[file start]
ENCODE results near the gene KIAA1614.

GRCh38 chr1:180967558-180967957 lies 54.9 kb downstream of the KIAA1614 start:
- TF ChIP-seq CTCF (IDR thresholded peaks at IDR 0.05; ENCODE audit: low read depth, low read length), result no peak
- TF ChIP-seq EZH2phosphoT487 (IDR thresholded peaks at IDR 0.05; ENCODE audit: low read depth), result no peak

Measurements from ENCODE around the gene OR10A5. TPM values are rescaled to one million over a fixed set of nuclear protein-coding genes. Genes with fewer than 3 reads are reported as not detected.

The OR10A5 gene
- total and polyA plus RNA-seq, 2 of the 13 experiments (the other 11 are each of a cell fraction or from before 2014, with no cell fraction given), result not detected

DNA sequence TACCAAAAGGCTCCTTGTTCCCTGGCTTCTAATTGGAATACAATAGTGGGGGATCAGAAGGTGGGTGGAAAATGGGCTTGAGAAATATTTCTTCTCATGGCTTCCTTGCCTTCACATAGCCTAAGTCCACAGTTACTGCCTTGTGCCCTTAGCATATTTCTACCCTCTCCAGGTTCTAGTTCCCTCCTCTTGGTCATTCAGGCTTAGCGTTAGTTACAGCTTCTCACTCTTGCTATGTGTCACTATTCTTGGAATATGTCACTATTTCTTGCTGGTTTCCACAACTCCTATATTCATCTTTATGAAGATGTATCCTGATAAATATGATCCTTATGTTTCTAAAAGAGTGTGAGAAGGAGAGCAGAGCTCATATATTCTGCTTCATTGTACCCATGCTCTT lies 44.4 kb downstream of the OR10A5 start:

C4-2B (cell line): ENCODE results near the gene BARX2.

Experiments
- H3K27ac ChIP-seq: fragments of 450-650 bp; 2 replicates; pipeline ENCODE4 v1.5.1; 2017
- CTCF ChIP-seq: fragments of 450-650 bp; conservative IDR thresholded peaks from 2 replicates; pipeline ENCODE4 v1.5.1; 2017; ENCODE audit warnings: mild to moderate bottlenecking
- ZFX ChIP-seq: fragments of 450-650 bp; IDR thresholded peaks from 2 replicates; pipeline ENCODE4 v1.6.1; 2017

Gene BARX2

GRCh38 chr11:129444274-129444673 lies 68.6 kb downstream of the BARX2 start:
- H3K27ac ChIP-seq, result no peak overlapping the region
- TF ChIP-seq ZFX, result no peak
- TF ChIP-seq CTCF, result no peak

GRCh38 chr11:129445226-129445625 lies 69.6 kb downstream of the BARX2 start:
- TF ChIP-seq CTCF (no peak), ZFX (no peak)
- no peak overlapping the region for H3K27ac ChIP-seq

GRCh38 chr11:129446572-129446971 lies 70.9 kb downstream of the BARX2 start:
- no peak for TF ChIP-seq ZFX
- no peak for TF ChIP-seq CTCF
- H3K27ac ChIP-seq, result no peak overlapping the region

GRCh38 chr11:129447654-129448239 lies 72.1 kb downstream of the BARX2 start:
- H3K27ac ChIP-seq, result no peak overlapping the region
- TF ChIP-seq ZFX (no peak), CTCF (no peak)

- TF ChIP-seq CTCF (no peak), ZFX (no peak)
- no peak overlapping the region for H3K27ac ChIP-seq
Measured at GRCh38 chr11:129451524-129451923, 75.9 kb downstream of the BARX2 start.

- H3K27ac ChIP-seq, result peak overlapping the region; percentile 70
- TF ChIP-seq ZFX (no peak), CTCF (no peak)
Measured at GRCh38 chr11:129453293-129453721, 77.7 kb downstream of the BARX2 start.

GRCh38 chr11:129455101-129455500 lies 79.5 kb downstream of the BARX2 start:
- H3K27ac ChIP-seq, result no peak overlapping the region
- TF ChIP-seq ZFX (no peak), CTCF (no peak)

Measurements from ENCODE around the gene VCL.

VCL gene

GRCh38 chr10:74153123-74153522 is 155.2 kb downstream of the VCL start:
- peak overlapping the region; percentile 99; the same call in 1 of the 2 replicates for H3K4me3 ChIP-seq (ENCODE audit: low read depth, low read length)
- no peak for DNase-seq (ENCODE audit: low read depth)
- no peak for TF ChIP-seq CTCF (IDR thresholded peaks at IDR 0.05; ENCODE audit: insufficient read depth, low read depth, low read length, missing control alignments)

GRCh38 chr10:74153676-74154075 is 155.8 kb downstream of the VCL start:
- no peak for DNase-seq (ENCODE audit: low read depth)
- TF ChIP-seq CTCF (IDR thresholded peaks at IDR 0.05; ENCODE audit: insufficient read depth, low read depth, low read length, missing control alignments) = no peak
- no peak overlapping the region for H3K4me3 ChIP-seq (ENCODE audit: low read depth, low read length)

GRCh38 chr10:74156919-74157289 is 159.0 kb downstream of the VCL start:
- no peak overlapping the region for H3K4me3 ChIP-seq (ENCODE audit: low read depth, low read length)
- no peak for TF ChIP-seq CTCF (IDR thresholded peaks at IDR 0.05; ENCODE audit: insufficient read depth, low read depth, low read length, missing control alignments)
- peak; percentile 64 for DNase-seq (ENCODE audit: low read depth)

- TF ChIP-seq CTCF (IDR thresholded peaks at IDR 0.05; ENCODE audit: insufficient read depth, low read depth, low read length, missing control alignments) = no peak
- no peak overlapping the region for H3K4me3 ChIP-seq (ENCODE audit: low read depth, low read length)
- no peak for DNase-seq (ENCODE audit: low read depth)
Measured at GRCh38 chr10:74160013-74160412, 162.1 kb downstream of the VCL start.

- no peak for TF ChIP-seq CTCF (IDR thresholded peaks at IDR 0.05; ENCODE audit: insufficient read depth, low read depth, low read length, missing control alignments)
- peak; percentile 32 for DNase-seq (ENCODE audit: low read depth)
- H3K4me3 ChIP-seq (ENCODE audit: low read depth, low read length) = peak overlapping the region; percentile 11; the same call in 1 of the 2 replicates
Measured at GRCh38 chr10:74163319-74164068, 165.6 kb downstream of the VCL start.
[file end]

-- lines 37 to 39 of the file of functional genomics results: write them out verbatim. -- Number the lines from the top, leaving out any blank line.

- TF ChIP-seq ZFX (no peak), CTCF (no peak)

Measurements from ENCODE around the gene VCL.

VCL gene